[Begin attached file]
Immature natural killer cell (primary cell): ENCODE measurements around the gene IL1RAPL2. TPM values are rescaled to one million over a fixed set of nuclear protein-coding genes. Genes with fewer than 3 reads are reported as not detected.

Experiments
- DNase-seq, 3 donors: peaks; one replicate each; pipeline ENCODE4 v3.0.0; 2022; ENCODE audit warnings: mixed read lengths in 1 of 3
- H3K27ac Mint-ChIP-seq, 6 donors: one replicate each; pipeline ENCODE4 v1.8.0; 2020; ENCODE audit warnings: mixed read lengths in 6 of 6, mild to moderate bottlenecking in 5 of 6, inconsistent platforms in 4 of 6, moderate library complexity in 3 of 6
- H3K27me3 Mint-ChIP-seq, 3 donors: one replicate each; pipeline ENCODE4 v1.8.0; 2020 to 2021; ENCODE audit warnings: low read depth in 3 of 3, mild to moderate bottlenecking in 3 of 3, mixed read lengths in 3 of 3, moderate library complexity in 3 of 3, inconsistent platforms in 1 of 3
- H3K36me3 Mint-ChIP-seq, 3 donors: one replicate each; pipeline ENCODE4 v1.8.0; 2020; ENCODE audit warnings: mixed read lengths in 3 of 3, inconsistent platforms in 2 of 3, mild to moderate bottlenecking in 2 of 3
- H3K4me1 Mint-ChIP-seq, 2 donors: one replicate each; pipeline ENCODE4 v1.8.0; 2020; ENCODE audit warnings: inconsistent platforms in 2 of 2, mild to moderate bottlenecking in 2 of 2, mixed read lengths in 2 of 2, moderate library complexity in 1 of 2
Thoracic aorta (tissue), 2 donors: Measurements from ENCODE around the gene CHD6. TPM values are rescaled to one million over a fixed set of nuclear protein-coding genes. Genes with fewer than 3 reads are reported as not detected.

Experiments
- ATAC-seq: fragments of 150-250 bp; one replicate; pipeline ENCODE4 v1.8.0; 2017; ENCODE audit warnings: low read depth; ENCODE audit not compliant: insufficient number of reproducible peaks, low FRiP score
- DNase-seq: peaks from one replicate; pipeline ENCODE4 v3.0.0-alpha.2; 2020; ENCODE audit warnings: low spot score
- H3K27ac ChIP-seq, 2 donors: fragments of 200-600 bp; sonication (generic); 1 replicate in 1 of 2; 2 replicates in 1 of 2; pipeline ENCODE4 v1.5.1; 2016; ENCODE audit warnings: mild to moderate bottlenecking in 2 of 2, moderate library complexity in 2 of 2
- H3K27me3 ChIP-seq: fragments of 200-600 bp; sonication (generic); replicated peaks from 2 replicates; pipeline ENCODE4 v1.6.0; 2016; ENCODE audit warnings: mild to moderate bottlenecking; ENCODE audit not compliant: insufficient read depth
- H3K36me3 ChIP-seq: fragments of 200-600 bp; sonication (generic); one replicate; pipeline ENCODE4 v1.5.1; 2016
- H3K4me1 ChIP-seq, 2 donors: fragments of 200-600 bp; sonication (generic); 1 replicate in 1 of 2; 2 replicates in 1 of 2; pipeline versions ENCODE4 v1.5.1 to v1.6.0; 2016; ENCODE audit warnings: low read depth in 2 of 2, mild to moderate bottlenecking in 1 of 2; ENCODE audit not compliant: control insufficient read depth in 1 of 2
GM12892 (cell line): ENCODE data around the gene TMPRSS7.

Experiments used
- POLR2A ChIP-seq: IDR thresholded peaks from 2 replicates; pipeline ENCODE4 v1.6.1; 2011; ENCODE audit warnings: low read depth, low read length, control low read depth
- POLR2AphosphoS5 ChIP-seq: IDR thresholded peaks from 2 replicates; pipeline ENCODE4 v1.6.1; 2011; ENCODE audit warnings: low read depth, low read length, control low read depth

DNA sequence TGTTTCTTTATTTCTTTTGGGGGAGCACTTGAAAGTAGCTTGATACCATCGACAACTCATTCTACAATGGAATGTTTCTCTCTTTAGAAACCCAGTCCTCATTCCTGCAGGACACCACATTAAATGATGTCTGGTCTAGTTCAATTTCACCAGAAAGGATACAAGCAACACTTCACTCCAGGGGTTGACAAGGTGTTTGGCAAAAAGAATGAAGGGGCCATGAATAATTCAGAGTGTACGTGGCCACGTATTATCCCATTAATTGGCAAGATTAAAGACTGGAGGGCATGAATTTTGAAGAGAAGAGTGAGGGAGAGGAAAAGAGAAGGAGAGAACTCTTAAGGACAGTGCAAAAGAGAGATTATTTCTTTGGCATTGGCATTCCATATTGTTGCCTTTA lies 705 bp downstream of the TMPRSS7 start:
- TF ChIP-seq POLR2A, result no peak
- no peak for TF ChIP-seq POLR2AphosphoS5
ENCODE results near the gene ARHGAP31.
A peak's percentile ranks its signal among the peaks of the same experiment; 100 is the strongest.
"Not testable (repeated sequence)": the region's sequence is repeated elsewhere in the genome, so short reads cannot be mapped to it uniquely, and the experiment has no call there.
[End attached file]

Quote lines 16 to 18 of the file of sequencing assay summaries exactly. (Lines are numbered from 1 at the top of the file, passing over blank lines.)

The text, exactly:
GM12892 (cell line): ENCODE data around the gene TMPRSS7.

Experiments used
- POLR2A ChIP-seq: IDR thresholded peaks from 2 replicates; pipeline ENCODE4 v1.6.1; 2011; ENCODE audit warnings: low read depth, low read length, control low read depth